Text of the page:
The opinion of the court was delivered by: WEINFELD
There are three separate motions before the Court in two actions brought by the plaintiff, a stockholder of Butte Copper & Zinc Co., hereinafter referred to as Butte, against Butte and against Anaconda Copper Mining Co., hereinafter referred to as Anaconda.
One action is admittedly a derivative suit on behalf of Butte, wherein judgment is sought requiring the co-defendant Anaconda to account to Butte for profits derived by Anaconda by reason of its continued operation of Butte's mines and properties after June 24, 1950.
The other action, asserted by plaintiff to be a representative one, seeks an injunction restraining Butte from carrying out a 'purported lease of Butte's properties and mines to Anaconda and from causing or permitting the operation of Butte's mines and properties by Anaconda.' Defendants claim that this action too is derivative. For purposes of convenience, the conceded derivative action shall be referred to as such and the disputed one as the injunction suit.
Both complaints, verified the same day, allege in haec verba the same facts. They differ in that the injunction suit, except for the nature of the relief requested, also contains allegations of irreparable damage.
The motions are as follows:
In the Derivative Action.
(1) By the defendant Butte for an order directing plaintiff to furnish security under the New York General Corporation Law, Section 61-b, Mck. Consol. Laws, c. 23.
In the Injunction Action.
(2) By the plaintiff pursuant to Rule 56 of the Federal Rules of Civil Procedure, 28 U.S.C.A., for summary judgment, or in the alternative, for an order pursuant to Rule 56(d); and
(3) By the defendants for an order dismissing the complaint, or in the alternative, requiring the plaintiff to furnish security for expenses pursuant to Section 61-b of the New York General Corporation Law.
Since 1904 Butte has been the owner of mines and mine properties in Montana. Its operations in the early years were not particularly successful and eventually it was compelled to suspend operations for lack of capital. In 1915 Butte and Anaconda entered into an agreement whereby Anaconda installed certain equipment and machinery, placed the mines in sound condition and operated them for a time, for which Anaconda received 11.6% of Butte's stock and one-half of the profits. Thereafter, in July 1917, an agreement was made for the operation of all of Butte's mines by Anaconda, the net earnings to be divided equally between the two companies. In substance, this arrangement between Anaconda and Butte continued uninterruptedly for thirty-six years, from 1917 to June 24, 1950, under four separate agreements for different terms, the last of which was entered into on June 24, 1940 for a ten-year period. Butte is a Maine corporation. Each of these agreements was approved by the stockholders of Butte pursuant to Section 80 subd. I of the Maine Corporation Law, R.S. 1944, c. 49.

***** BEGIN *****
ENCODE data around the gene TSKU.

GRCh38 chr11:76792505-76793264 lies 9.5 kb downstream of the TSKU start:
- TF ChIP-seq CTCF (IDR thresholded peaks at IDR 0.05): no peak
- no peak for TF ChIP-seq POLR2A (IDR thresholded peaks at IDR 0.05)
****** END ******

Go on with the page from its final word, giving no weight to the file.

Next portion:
On June 12, 1950, a letter agreement was signed by the executive officers of Butte and Anaconda, whereby the existing agreement terminating on June 24, 1950, was continued in effect from that date until either party (a) exercised a right of cancellation (incidentally, a right not contained in any prior agreement) or (b) delivered a definitive agreement for a new term, whichever shall first occur. The nature of this arrangement is in sharp dispute and is the central point of the controversy. Plaintiff grounds his complaints thereon, charging that it violates the Maine Corporation Law in that the consent of Butte stockholders was not obtained. The defendant Butte disputes that such approval was required because (1) it is not a lease, and (2) assuming, arguendo, that it is, it was made in the ordinary and usual course of Butte's business.
The defendant Butte argues that the letter agreement was a stop-gap arrangement to protect Butte's interest and to avoid interruption of the mines' operations which had proved profitable to Butte through the years. The expedient was adopted because of negotiations then pending between Butte and the Internal Revenue Bureau of the Treasury Department as to the depletion allowances claimed by Butte under the Internal Revenue Code, 26 U.S.C.A., the determination of which was dependent upon the nature of the existing and prior agreements between Butte and Anaconda. The Government contended they were leases whereas Butte urged they were agreements for the joint operation of the mines on a 50-50 basis. Butte's officers in their considered judgment and acting upon the advice of counsel decided against entering into a renewal agreement until a ruling was made as to the tax consequences of the agreements under which the two defendants had operated for so long a period. Instead, it was decided to continue operations pursuant to the letter agreement of June 12, 1950, which defendants designate as an interim arrangement, leaving for subsequent action the terms of a definitive agreement.
Butte points to a favorable Treasury Department ruling some six or seven months thereafter, in February 1951. It states that with the tax situation thus clarified it has since carried on negotiations with Anaconda for a new lease and when the terms have been concluded it will be submitted, as in previous years, ...